Is it ever acceptable to lie? This question plays a surprisingly important role in the story of Europe's transition from medieval to modern society. According to many historians, Europe became modern when Europeans began to lie - that is, when they began to argue that it is sometimes acceptable to lie. This popular account offers a clear trajectory of historical progression from a medieval world of faith, in which every lie is sinful, to a more worldly early modern society in which lying becomes a permissible strategy for self-defense and self-advancement. Unfortunately, this story is wrong. For medieval and early modern Christians, the problem of the lie was the problem of human existence itself. To ask "Is it ever acceptable to lie?" was to ask how we, as sinners, should live in a fallen world. As it turns out, the answer to that question depended on who did the asking.
The Devil Wins uncovers the complicated history of lying from the early days of the Catholic Church to the Enlightenment, revealing the diversity of attitudes about lying by considering the question from the perspectives of five representative voices - the Devil, God, theologians, courtiers, and women. Examining works by Augustine, Bonaventure, Martin Luther, Madeleine de Scudry, Jean-Jacques Rousseau, and a host of others, Dallas G. Denery II shows how the lie, long thought to be the source of worldly corruption, eventually became the very basis of social cohesion and peace.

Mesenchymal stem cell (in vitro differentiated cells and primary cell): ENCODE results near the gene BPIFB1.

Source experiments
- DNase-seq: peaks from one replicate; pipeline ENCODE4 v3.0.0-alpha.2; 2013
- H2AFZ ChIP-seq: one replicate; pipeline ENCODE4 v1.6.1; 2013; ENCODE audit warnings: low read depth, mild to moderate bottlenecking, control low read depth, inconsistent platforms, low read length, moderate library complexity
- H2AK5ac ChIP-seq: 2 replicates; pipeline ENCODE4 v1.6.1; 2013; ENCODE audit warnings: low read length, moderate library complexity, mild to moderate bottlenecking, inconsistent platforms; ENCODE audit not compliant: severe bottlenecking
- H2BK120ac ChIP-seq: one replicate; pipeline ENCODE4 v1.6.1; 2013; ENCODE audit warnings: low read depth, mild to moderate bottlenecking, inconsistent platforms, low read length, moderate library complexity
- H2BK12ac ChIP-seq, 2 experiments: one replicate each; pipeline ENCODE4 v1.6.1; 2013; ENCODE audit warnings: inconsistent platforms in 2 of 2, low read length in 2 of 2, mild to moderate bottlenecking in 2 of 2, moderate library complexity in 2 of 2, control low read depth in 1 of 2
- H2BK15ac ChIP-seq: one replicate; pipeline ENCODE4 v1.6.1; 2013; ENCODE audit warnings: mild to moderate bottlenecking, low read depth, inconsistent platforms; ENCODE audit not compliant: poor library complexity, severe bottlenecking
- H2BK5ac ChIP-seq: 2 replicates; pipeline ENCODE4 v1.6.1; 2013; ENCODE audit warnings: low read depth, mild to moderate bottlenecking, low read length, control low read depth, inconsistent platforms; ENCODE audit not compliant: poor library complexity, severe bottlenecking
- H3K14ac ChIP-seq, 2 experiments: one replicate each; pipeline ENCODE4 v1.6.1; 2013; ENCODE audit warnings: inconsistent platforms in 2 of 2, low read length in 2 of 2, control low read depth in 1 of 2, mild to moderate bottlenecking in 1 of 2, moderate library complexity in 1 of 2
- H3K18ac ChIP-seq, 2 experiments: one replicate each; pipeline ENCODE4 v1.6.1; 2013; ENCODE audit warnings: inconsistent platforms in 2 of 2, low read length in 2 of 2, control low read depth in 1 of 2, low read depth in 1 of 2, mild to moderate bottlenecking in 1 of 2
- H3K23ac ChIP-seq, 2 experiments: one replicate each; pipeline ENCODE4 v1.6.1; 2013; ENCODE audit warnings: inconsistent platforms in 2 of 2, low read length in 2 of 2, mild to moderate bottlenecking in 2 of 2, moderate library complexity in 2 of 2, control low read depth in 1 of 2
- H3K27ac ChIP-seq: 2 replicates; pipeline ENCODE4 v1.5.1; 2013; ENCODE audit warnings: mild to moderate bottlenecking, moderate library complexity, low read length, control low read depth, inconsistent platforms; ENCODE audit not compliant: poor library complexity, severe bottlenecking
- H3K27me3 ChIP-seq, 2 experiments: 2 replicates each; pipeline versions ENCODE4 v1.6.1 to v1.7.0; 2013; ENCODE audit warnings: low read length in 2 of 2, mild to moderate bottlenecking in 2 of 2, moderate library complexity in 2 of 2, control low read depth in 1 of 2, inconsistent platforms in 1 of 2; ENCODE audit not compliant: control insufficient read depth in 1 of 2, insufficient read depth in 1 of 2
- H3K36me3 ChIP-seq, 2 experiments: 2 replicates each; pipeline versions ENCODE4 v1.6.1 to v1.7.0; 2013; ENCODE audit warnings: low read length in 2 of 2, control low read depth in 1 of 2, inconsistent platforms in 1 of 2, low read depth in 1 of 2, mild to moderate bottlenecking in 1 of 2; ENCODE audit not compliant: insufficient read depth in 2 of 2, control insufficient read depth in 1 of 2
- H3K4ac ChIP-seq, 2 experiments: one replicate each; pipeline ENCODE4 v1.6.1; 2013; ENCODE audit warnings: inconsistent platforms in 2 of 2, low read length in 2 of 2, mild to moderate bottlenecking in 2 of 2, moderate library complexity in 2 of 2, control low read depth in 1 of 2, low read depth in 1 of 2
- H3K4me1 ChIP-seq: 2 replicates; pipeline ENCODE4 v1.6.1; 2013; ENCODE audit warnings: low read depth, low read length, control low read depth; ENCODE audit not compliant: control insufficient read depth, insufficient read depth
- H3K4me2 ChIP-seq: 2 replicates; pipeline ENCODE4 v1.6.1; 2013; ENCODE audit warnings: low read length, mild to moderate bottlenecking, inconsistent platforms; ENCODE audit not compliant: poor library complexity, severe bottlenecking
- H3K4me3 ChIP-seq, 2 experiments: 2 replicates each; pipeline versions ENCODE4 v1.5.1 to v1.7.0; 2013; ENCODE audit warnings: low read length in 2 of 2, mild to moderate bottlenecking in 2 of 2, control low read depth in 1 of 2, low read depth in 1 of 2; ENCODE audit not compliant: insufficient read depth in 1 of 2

I like this a lot. As a legal scholar, I find it stimulating to listen in, as great thinkers over several lifetimes with great care unpacked logical conflicts and gray areas in Christian scripture. At points one can sense them writhing and agonizing over what they found. It must have been daunting for such total believers to face these confusing instances of withheld truths and misleading statements by holy figures within the Word of God itself. These thinkers were employing the best tools of their times, with great passion. Out of this process, a more modern view of truth and observable nature as a reference point was painfully born, as we witness step by step. We hear from such luminaries as Augustine, Anselm, Aquinas, Luther, Calvin, Descartes, on and on. The patient listener is well rewarded. The narrator I think had an ideal voice and tone for the material.
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